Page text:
"Next fell the stars, tinkling about him like the ornaments of heaven shaken loose."
Yes, this novel is about George Washington Crosby, but thankfully, Harding lets other character's shine too:
"When his wife touched his legs at night in bed, through his pajamas, she thought of oak or maple and had to make herself think of something else in order not to imagine going down to his workshop in the basement and getting sandpaper and stain and sanding his legs and staining them with a brush, as if they belonged to a piece of furniture. Once, she snorted out loud, trying to stifle a laugh, when she thought, My husband, the table. She felt so bad afterward that she wept."
The verdict: Tinkers is not a universally appealing novel, but it is a brilliant one. Harding's mastery of language and character are mesmerizing. This little novel carries immense heft and will linger for quite some time. I've included more of Harding's words than my own in this review. It's a powerful novel, yet it's immensely readable. Different readers will linger on different passages, and I imagine it's a novel whose layers will continue to emerge through re-reading. I'm thrilled Tinkers won the Pulitzer Prize this year because I likely would never have discovered it on my own.

Rating:  4.5 stars (out of 5)
Length: 192 pages
Publication date: January 1, 2009
Source: I bought it in on my Kindle when the Pulitzers were announced in April and finally managed to read it.

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7 comments:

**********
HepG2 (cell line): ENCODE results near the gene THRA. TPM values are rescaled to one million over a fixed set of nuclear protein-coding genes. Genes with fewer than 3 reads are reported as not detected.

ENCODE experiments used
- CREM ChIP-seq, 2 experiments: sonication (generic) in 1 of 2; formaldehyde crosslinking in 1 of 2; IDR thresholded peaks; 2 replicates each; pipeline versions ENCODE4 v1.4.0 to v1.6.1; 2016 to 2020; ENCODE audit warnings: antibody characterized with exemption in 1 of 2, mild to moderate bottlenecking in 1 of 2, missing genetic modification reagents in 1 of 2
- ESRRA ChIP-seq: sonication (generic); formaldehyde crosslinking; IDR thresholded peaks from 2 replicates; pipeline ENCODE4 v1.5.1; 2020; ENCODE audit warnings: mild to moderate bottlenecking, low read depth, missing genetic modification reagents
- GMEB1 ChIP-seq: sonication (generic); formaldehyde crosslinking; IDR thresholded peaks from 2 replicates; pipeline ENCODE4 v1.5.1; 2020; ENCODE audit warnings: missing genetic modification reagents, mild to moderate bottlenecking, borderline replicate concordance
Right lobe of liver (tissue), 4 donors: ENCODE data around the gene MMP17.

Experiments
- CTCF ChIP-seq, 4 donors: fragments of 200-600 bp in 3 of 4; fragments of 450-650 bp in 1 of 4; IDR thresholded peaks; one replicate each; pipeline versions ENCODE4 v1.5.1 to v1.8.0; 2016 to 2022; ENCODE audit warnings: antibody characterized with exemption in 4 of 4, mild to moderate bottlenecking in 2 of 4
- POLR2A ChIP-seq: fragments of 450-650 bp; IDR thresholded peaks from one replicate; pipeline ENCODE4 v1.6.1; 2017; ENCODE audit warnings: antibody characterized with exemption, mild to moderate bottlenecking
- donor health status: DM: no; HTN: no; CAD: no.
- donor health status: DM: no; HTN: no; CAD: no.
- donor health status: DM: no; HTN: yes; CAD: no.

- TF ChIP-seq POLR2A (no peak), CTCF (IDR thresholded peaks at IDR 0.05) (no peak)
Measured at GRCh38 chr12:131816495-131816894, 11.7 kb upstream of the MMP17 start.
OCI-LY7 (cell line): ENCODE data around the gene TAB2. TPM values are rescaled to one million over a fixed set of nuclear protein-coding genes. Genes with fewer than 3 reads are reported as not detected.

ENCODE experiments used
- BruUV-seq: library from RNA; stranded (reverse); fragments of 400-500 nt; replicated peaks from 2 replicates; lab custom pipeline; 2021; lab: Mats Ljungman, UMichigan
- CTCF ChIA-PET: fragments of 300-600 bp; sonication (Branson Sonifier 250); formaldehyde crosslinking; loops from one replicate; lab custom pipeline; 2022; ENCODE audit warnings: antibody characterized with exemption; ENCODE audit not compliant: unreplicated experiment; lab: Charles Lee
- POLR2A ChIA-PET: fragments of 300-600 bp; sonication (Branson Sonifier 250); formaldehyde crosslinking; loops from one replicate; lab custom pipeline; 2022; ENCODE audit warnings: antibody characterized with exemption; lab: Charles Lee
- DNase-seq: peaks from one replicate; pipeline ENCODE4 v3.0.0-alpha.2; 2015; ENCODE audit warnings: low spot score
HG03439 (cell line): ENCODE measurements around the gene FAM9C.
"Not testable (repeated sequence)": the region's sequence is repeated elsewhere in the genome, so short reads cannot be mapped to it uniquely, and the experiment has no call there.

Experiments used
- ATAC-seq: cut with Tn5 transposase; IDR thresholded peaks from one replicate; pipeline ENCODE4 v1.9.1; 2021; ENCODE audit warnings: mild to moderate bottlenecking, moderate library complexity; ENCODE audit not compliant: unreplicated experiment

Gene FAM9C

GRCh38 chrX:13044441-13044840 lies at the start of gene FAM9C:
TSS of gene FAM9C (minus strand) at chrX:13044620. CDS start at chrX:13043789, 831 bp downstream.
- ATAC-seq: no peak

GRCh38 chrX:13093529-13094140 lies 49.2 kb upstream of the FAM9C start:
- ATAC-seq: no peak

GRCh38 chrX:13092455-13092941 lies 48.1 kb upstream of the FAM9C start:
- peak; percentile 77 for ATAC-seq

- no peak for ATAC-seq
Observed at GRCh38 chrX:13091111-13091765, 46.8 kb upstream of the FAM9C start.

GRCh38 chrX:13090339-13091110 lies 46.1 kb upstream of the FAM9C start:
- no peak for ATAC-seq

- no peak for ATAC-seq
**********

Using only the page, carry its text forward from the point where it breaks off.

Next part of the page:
1. You enjoyed this one a lot more than I did. I agree that the writing was wonderful and I did linger on individual passages, but I didn't enjoy the novel as a whole - I didn't feel any connection to the characters and wasn't moved by it. Too gentle for me :-(

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  2. Parentheses within parentheses.... is that even allowed?!? LOL! I love it! This sounds like an amazing novel... I will definitely pick it up based on your review!!

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  3. I have been curious about this book since it came out, and your review is the best one I have seen so far. I think you have enticed me towards grabbing this one very soon, as I love evocative language and those passages you quoted were just beautiful. Thanks for the excellent review!

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  4. I really don't think that this book is for me. I will probably pass.

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  5. @farmlanebooks It certainly isn't a book for everyone, but I'm sorry it didn't work for you!

    @Jenny - I hope you enjoy it!

    @Zibilee - I will look forward to reading your thoughts on this one!

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  6. This is one book I am really eager to read. Really awesome review! I love books whose authors can wow you with their words.

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Thank you for taking the time to comment. Happy reading!